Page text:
Garden with Grace

"I hope that while so many people are out smelling the flowers, someone is taking the time to plant some." ~H.Rappaport


My Secret Garden and the Discovery of a Schizo-Zinnia

There’s a secret garden in my backyard. You can’t see it from the street, from any of the windows in my home, or from anywhere else in the perennial gardens in the yard unless you follow the path that takes you along the neighbor’s fence, behind my potting room at the back of the garage.

The secret garden has a long, 20+ foot row of zinnias along its path. The zinnia bed was added to the garden two years ago after seeing all of the beautiful zinnias at the Community Gardens in Nashua’s Greeley Park. I still visit there to get inspired and to visit Sophie who has the most beautiful zinnia garden you’ll ever see.

This year, I planted the zinnia seeds late in June, so they just started to put on a beautiful show as we flipped the calendar to September. There are zinnias of every color, shape, and size that you can imagine.

There is one that you’d never expect to see, let alone imagine. It stands taller than all the others. It’s nearly 55″ tall.

55inchZinnia (1024x768)Its blossom measures nearly 3″ across.3inchZinniaBloom (1024x768)It’s a Schizo-Zinnia.

SchizoZinnia (1024x768)

This flower has two distinct personalities. It didn’t know if it wanted to be hot-pink or white with speckles. So it’s both.

It looks like someone took two completely different flowers, cut them in half, and stitched them carefully down the middle to become one interesting bloom.

As a gardener, I’m in awe of every flower in the garden. From April to October, I run out early each morning to see what Mother Nature has delivered since the day before.

Over the past 2 weeks, the morning garden walks include a turn along the path to inspect the zinnias. Usually a blur of color and textures, I’ve walked by and have been glad to see that they are finally blooming and adding every color of the rainbow where you’d least expect it at the back of my yard.

Mother Nature is incredible. She surprised me by making this special flower stand tall and be noticed.

She made me stop.   And look.    And wonder.

This flower will stay in the garden until it’s ready to be dead-headed in mid-September.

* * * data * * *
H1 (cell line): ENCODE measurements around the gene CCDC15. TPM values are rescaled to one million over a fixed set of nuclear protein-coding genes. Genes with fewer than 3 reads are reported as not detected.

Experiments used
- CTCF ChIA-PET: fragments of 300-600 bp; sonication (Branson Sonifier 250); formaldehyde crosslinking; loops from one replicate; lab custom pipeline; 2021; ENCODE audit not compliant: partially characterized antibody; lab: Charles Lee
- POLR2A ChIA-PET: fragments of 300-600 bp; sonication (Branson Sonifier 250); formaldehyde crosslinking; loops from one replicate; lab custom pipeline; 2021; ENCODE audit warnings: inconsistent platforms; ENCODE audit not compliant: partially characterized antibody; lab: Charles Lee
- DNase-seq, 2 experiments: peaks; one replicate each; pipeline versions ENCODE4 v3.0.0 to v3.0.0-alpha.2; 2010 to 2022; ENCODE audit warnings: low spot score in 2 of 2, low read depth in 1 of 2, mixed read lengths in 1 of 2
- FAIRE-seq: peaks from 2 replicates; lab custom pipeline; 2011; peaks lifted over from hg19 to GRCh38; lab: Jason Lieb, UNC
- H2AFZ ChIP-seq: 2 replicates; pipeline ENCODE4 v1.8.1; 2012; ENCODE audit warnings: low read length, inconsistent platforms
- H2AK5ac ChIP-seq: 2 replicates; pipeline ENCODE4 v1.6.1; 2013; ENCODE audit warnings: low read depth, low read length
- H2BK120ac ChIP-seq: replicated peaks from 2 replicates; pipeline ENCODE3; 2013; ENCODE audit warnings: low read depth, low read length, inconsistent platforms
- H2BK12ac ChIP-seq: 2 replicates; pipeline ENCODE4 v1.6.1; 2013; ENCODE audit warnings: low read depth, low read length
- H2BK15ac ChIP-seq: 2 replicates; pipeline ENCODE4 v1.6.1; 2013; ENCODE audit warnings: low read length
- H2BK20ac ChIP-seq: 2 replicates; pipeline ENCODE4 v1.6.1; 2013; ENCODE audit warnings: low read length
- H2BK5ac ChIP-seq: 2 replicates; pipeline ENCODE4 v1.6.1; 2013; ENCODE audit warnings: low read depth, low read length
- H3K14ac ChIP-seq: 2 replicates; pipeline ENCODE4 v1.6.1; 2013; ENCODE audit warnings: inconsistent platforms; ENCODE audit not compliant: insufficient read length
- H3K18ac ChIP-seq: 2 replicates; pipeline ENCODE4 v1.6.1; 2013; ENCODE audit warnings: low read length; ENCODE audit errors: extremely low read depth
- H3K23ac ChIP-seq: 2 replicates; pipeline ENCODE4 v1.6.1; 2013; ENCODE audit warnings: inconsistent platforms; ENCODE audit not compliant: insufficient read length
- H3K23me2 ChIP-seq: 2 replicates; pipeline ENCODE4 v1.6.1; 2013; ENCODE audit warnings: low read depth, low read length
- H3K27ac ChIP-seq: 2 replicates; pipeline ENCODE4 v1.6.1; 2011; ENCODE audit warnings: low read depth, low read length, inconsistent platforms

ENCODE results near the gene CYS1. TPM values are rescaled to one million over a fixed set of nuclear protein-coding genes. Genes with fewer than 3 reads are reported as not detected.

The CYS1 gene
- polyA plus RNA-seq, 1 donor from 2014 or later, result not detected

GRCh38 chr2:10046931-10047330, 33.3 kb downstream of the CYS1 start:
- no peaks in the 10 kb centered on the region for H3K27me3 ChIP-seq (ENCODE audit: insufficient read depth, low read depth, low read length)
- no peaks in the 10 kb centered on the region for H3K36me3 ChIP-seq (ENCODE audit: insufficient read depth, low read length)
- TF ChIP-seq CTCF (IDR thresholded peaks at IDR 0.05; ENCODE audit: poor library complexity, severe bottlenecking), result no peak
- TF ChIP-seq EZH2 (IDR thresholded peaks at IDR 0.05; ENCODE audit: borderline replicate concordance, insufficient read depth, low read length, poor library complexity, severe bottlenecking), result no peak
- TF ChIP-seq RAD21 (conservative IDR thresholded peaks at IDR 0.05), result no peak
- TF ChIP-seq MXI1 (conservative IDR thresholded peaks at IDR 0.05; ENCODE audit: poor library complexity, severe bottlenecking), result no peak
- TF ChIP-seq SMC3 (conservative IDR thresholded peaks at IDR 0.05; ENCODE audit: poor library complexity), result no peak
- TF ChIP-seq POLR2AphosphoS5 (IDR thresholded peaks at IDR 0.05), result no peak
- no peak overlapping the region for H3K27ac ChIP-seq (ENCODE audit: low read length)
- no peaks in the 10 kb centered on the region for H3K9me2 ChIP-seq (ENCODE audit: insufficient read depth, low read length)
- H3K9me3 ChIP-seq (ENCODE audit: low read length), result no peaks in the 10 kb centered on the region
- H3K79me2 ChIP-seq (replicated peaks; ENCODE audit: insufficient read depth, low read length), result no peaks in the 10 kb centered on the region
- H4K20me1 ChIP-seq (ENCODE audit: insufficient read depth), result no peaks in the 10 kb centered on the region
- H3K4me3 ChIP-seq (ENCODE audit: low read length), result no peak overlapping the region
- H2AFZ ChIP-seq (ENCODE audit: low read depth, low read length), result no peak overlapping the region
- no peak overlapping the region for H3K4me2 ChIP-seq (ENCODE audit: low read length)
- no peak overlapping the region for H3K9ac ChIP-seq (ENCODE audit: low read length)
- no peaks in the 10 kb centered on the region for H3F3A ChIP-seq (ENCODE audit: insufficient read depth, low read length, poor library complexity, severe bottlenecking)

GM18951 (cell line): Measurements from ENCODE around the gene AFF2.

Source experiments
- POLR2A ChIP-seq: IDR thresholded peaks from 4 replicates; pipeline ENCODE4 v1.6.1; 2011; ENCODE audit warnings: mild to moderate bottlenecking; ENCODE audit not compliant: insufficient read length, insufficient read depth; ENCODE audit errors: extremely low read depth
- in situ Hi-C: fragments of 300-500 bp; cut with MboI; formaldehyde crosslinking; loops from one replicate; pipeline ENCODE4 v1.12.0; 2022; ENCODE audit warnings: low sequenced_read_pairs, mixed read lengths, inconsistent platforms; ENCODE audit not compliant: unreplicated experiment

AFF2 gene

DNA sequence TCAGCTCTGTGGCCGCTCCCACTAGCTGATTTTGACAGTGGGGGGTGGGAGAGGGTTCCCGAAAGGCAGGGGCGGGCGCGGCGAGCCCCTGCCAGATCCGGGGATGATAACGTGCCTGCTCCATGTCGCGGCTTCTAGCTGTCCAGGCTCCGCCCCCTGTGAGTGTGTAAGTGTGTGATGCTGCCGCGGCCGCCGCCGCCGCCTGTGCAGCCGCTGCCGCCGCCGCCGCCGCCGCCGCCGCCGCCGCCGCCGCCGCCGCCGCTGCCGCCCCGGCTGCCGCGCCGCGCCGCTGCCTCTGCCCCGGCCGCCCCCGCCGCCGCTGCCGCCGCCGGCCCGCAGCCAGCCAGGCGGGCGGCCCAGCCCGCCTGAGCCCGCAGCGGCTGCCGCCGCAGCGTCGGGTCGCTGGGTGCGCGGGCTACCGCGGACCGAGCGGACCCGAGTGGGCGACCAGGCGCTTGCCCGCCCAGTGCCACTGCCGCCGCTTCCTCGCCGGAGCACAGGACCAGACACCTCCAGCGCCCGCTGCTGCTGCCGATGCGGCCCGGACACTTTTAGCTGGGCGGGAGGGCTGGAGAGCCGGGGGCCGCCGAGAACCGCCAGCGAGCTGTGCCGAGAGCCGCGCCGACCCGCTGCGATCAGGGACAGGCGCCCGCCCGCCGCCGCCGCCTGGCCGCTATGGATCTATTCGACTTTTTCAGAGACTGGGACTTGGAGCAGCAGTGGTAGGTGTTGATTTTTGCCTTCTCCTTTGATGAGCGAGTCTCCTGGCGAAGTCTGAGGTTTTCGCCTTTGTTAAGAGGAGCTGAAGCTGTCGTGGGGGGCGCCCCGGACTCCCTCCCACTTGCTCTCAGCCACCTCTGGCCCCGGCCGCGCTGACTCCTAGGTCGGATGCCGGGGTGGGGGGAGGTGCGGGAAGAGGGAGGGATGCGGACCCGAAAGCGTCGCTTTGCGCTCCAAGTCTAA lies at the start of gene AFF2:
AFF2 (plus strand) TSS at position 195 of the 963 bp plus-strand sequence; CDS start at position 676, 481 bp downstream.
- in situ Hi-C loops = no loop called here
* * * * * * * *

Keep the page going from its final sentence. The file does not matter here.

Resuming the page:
Then the seeds will be saved to plant a surprise for next summer……in the now, not so secret garden.


Boom…..Bloom! Here come the Daylilies!

A few years ago, I had the bright idea that daylilies would be a good filler for the perennial gardens in the backyard. I thought they would fit nicely among the peony bushes, adding continuous color in the garden throughout July and August. What I didn’t know then, but will admit now, is that daylily collecting can become an obsession.

There’s something special about a flower that blooms for only one day.

During July, I walk through the garden each morning to find a new daylily that has appeared. It always seems like a miracle to find that another flower bloomed overnight. There are always more buds on each stem, ready to open the next day, bringing true delight to any gardener during the hottest and sometimes most oppressive days of the New England summer.

For such a spectacular flower, the daylily is not fussy at all. Thankfully, they stay practically pest-free and don’t need very much attention.

Some deadheading of the spent blooms and a dose of fertilizer and compost in the spring is all the T.L.C. that these flowers need. It’s important to note that while they are beautiful, we no longer grow Asian or Oriental varieties of lilies in the garden due to the problems with the Asian Lily Beetle.

The daylilies that I’m now obsessed over belong to a genus called Hemerocallis, derived from the Greek words Hemera meaning day and kallos meaning beauty. Here are some of the spectacular daylilies currently in bloom in our Nashua, NH garden this week.

Garden paths lined by Stella d'Oro Daylilies.

Garden paths lined by Stella d’Oro Daylilies.


This beauty, called Wild Horses, was planted in spring 2013, but never bloomed until this summer. Definitely worth the wait!

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Not sure of the name, but these bright blooms bring a splash of color in between peony bushes and iris that bloomed in June.

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This is one of the first fancy daylilies that was added to the garden about 10 years ago. It’s called Strawberry Candy.

These Lemon daylilies are striking with the nearby Knockout roses.

These Lemon daylilies are striking with the nearby Knockout roses.

What are your favorite varieties of daylilies that I should consider adding to the garden? Please, comment and let me know!